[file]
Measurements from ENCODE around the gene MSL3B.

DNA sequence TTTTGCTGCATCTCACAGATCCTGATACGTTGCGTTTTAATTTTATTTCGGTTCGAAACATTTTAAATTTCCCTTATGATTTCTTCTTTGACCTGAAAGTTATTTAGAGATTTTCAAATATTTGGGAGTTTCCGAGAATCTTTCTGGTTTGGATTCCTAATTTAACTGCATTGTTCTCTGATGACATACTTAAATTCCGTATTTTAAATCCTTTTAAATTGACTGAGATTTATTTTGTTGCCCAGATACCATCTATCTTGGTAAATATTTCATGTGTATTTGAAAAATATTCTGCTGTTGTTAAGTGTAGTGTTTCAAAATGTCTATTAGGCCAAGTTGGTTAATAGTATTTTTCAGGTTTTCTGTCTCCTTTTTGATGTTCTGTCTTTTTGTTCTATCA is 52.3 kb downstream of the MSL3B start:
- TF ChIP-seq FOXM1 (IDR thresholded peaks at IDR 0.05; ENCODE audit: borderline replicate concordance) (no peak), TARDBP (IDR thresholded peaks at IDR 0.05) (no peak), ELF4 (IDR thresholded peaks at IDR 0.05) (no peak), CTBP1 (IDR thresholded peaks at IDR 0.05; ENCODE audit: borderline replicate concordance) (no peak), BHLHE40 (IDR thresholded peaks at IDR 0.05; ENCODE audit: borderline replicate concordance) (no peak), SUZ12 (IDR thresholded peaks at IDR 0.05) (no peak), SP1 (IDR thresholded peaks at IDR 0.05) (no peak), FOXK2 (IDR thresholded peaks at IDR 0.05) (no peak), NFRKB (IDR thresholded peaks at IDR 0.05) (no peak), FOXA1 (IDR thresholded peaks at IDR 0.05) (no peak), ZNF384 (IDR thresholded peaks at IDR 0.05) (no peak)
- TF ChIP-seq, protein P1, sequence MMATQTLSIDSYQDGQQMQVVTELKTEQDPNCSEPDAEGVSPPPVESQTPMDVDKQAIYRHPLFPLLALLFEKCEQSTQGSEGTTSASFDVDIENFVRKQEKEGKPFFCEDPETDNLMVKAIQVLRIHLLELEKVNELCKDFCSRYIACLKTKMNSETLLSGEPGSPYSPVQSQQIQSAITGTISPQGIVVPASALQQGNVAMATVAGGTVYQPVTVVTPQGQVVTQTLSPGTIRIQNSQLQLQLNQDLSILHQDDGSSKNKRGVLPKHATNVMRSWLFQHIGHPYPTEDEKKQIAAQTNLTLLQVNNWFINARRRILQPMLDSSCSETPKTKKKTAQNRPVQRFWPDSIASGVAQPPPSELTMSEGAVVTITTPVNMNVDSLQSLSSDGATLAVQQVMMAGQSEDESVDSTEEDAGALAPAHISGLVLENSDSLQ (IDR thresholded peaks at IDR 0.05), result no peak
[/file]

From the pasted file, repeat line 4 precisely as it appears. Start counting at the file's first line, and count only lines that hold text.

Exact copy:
- TF ChIP-seq, protein P1, sequence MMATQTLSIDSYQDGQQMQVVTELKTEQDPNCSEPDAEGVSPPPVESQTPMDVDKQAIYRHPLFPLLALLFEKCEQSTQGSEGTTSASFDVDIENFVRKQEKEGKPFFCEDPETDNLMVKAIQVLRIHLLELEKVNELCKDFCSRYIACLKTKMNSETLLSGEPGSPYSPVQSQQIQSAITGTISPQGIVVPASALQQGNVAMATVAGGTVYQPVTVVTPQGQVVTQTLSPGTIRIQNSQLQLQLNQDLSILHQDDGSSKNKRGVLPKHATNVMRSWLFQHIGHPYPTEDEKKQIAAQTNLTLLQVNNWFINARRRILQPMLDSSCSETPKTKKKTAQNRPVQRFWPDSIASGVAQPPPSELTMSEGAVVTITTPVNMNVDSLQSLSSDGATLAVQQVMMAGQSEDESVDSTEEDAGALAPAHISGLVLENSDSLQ (IDR thresholded peaks at IDR 0.05), result no peak